This location has hosted 4 buildings important to the history of the London Fire Brigade. We’ll tell the story chronologically.
In 1777 a new St Saviour’s workhouse, by George Gwilt the Elder, was opened at this location, at the end of Pepper Street, shown on this 1792 map. Early in the nineteenth century part of it became a hat factory and the eastern wing (grey brick with white classical pilasters, facing what is now Southwark Bridge Road) was aggrandized and converted into residential. In 1878 this building (the whole site, we believe) was acquired by what was then the Metropolitan Fire Brigade, together with the adjoining site to the south on Southwark Bridge Road. The existing building became the Brigade’s captain’s, Massey Shaw's residence and the Brigade headquarters and training centre. It was possibly at this time that it was given the name Winchester House.
The site was developed to serve its new function: in 1878, the fire station by Alfred Mott was added to the south (red brick, with 3 fire engine entrances and a watch tower); in 1883 a grand Gothic wing by Robert Pearsall, Mott's successor as chief architect, was added to the east, hiding the former workhouse building from the main road; a practice tower was added to the rear c.1880 by Mott; and finally the fire station extension by the Fire Brigade Branch of the London County Council Architects Department, job architect W. E. Brooks (red brick with 4 fire engine entrances plus another entrance) was added in 1911.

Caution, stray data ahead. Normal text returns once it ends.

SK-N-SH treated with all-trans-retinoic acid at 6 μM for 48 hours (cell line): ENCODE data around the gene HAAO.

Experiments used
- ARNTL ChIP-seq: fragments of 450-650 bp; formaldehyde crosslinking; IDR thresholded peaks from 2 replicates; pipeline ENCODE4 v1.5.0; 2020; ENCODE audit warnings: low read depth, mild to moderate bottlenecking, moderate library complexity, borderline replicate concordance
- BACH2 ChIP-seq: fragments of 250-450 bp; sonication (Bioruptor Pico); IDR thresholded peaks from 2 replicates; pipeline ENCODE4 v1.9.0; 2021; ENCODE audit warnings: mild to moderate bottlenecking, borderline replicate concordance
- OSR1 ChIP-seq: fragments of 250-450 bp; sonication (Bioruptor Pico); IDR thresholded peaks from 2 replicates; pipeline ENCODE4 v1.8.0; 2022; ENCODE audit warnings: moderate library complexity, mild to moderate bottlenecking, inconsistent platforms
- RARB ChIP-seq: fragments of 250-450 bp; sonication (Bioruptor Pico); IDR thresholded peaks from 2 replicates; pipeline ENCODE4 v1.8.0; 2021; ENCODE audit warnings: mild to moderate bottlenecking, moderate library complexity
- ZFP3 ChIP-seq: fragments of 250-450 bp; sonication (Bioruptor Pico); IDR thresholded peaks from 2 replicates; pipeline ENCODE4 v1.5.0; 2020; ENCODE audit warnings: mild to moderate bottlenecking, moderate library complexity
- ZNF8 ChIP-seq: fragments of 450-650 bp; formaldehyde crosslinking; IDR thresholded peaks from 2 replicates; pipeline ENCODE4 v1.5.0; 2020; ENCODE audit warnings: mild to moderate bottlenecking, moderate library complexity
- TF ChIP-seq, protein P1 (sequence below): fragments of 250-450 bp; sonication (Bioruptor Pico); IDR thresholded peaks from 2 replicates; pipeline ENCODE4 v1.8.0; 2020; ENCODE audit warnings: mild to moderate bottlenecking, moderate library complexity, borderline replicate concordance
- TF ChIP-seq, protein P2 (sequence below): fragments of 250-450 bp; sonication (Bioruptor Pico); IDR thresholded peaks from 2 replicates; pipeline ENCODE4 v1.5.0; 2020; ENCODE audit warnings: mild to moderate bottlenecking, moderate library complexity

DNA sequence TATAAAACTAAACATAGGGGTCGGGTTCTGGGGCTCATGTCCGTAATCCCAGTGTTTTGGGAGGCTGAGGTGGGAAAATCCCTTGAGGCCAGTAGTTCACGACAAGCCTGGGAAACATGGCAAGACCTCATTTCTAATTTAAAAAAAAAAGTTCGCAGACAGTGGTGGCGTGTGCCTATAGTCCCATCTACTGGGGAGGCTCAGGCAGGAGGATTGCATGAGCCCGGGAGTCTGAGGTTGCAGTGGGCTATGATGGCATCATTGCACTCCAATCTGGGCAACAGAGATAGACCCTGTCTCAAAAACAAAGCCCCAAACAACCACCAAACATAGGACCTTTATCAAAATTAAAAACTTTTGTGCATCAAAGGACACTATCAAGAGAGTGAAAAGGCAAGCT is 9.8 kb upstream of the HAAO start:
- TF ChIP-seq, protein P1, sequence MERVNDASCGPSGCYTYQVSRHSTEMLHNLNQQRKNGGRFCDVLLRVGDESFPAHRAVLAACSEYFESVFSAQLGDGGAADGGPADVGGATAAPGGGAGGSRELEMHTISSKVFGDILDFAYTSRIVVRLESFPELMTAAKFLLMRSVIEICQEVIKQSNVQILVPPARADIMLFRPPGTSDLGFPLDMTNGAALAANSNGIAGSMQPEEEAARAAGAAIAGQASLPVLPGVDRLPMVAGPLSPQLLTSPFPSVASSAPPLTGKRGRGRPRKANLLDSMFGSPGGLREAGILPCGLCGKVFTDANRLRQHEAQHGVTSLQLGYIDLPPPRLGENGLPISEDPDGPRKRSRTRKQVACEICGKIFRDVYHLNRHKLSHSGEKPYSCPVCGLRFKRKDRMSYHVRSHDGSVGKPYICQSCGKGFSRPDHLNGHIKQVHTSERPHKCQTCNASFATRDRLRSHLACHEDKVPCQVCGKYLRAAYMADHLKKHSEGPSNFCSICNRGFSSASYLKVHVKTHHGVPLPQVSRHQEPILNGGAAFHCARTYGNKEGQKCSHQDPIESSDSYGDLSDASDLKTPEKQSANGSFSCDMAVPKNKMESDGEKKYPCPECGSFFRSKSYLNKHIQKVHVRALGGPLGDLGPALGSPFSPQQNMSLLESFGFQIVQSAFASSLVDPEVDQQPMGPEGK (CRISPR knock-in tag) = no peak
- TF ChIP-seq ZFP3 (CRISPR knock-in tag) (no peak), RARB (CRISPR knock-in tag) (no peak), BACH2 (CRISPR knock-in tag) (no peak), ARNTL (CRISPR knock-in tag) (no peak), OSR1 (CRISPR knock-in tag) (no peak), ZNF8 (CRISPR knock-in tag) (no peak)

This 1889 map show the workhouse being used as 'Chief's residence', etc. and buildings in front of it, labelled 'dwellings' with 3 and a half storeys – the Pearsall Wing which was damaged in the Blitz and demolished in the late 1960s.
While the buildings around the old workhouse courtyard may have housed some fire brigade staff, the courtyard itself was the ‘drill yard’ and it was here that the vast majority of those joining the force 1960s - 90s did their initial training. In 1994 the training centre was completely overhauled and refurbished. Ironically it closed not many years later, mainly due to the expensive damage caused by a fire. The construction of a ‘Fire House’, a replica of a home fitted with gas and electrical appliances for training purposes, was, in 2004, already running late and subject to legal wranglings.
Of the handful of early fire stations designed in the 1870s only Tooley Street, Hampstead and this section of the station at Southwark survive; Southwark is thus of special interest for its rarity. Southwark is the most influential of these surviving stations because, as headquarters, it established a prototype for stations built across London in the 1880s.
Our c.1920s photo comes from Beyond the Flames - a terrific site if you want to know about the fire service, and they have a great page on these buildings, with lots of pictures. This one, reading from right to left, shows: the Fox and Hounds pub (extant); the Gothic Pearsall wing (demolished in the late 1960s); the 1878 Mott fire station with tower; the 1911 Brooks extension. Beyond the Flames closes with "If the LFB had a soul Southwark was it keeper."